Guest post from the online Prior: John Valters Paintner

The Abbey is so delighted to be offering an online retreat for men starting January 20th – Exile and Coming Home: Priest, Prophet, Politician, and Poet – An Online Journey for Men – facilitated by John Valters Paintner, Richard Bruxvoort Colligan, Roy Deleon, and Michael Landron. John shares some insights and an invitation to join him:

Greetings My Fellow Monks!

John CorcomroeA year and a half ago, I made a huge life change.  I gave up a full-time job teaching theology at a Catholic high school.  The main reason for leaving my teaching position was because the Hebrew Scriptures class I had taught for nine years was being dropped to make room for the new curriculum mandated by the US Catholic Bishops.  Over the course of the nine years I taught the Hebrew Scriptures I delved into my own study for continued education and really fell in love with these ancient stories of faith.  I loved teaching teenagers and believe it to be very important, but I could not get behind a curriculum that I felt was both theologically and educationally lacking.

And so I am thrilled to be teaching the Hebrew Scriptures again here at the Abbey of the Arts with our first men’s-only online retreat (Exile and Coming Home: Priest, Prophet, Politician, and Poet – An Online Journey for Men).  Certainly things are different this time around.  I will be co-teaching with some wonderful men rather than teaching alone.  My fellow pilgrims along this spiritual journey (we are all students) will be more mature and are willing participants.  And best of all, I am free from the constraints of a Church structure.

I am not anti-Church, but my spiritual journey has taken me beyond the pale of traditional Church confines.  I still consider myself a Catholic and while the course is not Christ centered, Jesus of Nazareth is very central to my faith.  However, as a Christian theologian I believe very strongly that the Old Testament is an equally sacred text that can stand alone as a testament to our human understanding of God and should be studied as such.

As much as I love the Bible, I have come to realize that it has not necessarily traveled well down through the centuries.  There is much in those ancient books that are difficult or troubling for many modern readers.  Finding a good linguistic translation is easy, they abound.  The difficult part of modern Biblical studies is the cultural translation.  By this I mean to say that most of us are not nomadic herders or farmers and so some of the analogies and the very mindset of the Biblical authors are easily lost.  These cultural misunderstandings lead, unfortunately, to the Bible often being misunderstood.  The biggest issue, I feel, is made by both fundamentalists and (some) atheists, alike.  They both demand that the Bible be perfect.  Therefore the fundamentalist reads every line of Scripture as literal fact.  (I have heard some remarkable leaps and twists of logic to explain away or ignore blaring contradictions or troubling texts from some otherwise very erstwhile Christians.)  Similarly, expecting the Bible to be true in every detail, the atheist will dismiss the entire Bible over the first inaccuracy.  (I have heard atheists, who I otherwise greatly respect, ‘throw the baby out with the bathwater’ when it comes to the Bible.)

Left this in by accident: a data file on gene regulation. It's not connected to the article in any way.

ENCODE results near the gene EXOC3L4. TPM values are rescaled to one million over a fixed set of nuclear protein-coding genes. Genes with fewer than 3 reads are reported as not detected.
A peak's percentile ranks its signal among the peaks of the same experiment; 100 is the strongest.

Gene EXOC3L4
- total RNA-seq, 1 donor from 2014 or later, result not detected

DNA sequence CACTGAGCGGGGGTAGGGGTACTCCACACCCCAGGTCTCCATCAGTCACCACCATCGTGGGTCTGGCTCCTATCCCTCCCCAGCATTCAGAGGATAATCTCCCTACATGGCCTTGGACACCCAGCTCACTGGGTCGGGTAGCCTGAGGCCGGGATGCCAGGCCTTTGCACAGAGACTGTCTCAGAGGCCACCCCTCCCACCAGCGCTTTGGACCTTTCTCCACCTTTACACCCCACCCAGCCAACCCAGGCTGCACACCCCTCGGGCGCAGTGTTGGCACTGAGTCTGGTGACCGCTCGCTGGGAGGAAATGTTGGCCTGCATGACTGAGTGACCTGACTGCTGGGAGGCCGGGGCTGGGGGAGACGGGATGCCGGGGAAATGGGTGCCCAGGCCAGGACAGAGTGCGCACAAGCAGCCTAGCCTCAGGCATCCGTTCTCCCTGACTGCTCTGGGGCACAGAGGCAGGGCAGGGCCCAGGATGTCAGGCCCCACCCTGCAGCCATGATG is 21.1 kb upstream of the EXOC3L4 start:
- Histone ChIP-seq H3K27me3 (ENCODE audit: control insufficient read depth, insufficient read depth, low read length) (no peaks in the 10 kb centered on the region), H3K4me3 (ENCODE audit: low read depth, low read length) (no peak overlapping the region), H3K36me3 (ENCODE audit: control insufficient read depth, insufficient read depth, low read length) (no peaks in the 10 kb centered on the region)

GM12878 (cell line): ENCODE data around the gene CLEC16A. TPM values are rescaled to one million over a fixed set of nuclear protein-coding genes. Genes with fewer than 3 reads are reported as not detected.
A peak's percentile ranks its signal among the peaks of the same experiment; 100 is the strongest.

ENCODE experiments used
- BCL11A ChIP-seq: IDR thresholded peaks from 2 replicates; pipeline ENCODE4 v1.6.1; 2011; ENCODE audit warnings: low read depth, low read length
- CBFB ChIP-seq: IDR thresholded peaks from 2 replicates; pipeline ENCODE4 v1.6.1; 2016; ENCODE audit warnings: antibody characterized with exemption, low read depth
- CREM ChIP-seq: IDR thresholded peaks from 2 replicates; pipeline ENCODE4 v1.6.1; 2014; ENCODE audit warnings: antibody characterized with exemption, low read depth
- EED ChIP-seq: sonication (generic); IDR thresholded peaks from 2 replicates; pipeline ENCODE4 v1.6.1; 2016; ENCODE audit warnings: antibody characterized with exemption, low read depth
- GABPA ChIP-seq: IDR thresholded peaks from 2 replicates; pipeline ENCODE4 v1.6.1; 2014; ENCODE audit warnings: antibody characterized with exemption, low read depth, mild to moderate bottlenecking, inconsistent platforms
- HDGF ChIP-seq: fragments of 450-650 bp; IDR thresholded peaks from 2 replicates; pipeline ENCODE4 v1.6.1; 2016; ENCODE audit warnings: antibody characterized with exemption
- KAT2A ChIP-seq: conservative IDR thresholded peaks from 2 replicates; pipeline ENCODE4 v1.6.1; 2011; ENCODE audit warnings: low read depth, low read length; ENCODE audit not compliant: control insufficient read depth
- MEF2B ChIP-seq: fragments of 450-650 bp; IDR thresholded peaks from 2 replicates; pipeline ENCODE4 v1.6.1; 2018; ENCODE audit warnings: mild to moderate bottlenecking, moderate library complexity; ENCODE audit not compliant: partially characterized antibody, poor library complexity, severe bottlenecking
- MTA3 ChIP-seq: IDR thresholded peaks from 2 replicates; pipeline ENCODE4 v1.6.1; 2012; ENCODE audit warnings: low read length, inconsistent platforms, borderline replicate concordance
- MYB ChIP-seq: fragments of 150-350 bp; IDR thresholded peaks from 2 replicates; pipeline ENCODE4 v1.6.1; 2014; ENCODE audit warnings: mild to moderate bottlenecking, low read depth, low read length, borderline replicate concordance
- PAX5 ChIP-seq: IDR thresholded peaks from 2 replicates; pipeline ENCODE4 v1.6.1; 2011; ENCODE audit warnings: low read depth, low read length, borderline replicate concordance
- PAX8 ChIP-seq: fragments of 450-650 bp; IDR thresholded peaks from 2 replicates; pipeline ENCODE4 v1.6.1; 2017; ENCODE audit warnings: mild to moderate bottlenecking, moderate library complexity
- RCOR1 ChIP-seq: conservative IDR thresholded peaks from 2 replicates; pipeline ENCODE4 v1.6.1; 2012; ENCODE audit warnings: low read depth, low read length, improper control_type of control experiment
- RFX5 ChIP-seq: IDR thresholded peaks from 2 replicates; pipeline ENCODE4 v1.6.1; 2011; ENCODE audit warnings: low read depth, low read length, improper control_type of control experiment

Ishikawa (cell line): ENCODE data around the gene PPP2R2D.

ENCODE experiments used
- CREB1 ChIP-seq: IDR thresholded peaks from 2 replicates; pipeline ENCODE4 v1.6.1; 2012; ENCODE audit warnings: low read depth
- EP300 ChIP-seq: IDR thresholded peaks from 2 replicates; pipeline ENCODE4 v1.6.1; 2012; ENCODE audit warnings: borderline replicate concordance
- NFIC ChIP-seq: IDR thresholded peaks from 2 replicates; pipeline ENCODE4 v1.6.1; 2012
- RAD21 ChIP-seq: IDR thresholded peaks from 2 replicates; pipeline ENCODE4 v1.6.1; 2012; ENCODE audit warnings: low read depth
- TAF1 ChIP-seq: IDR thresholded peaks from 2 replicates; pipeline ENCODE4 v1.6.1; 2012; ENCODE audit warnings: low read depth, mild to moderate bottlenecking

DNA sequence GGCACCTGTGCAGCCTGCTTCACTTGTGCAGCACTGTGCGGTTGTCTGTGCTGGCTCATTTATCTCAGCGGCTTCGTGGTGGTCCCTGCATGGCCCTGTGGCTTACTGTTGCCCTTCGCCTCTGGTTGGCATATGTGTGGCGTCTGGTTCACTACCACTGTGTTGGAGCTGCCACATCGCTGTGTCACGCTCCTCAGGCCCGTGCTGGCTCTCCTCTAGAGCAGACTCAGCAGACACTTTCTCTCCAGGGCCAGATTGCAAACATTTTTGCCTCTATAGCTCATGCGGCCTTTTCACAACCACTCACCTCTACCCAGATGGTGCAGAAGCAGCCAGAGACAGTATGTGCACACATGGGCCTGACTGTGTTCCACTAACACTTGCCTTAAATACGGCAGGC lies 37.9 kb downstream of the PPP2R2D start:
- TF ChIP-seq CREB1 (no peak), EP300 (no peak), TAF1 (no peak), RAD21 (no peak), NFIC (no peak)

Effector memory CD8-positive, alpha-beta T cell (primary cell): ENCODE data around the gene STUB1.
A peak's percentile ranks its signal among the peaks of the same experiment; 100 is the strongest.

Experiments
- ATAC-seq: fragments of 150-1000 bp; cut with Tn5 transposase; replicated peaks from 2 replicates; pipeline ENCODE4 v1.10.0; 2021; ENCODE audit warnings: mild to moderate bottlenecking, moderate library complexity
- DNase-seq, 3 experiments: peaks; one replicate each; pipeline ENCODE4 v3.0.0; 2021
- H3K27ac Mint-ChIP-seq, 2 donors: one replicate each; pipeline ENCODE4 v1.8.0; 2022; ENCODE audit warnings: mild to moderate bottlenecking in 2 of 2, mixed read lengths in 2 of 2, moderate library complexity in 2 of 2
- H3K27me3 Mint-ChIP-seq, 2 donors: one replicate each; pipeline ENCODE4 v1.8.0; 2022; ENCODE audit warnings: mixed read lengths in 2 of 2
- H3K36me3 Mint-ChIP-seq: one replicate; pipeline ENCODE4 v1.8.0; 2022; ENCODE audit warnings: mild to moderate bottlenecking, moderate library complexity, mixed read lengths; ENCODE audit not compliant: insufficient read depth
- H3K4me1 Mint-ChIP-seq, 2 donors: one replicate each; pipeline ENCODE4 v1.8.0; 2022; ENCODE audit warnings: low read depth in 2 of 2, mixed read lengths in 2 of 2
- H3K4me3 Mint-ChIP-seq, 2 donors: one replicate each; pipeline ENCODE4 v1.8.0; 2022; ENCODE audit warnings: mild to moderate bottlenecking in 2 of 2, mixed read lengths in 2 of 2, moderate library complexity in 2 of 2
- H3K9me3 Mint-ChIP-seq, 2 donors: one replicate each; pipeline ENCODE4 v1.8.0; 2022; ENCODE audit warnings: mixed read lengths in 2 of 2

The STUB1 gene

But love (of Scripture) is neither blind to faults nor critically dismissive.  True love sees the flaws and understands them as part of the whole, which can then be loved and understood for what it really is.  The Bible is the inspired word of God, not God’s dictation.  The Bible is not definitive proof of God, the assumption is one of a divine presence . . . even if the nature of the Divine is always just beyond our grasp.  The Bible (Old & New Testaments) is the collected sacred writings of ancient people trying to understand God.  The three key moments of questioning that led to the writing of Scripture are the Exodus, the Exile, and the Crucifixion.  In each of these instances, people thought they understood God, but are then so surprised by God’s actions that a great spiritual wrestling begins that ultimately results in the writing of the Hebrew and Christian Scriptures. The answers that the Biblical authors arrive at are deeply profound, but often colored by their ancient cultural worldview.  And so to best understand
what they are trying to tell us through their writings, we must do our best to understand who they were (to put ourselves in their sandals, so to speak) to better understand their message.

We won’t have time to delve into all three of these big questions of Biblical faith in one class.  We will only scratch the surface of one of them in our online men’s retreat, but what better place to begin than at the start of the Bible.  Not chronologically at “the beginning,” but with the event that prompted the ancient Jews to sit down together and ask themselves, “if we are the beloved children of God, how did we become Exiled and how do we return home?”

I invite you to join me on a journey through some of these ancient stories and listen for the wisdom they offer to us as we strive to live in more contemplative ways in the world.

Join us starting January 20th: Exile and Coming Home: Priest, Prophet, Politician, and Poet – An Online Journey for Men

You might also enjoy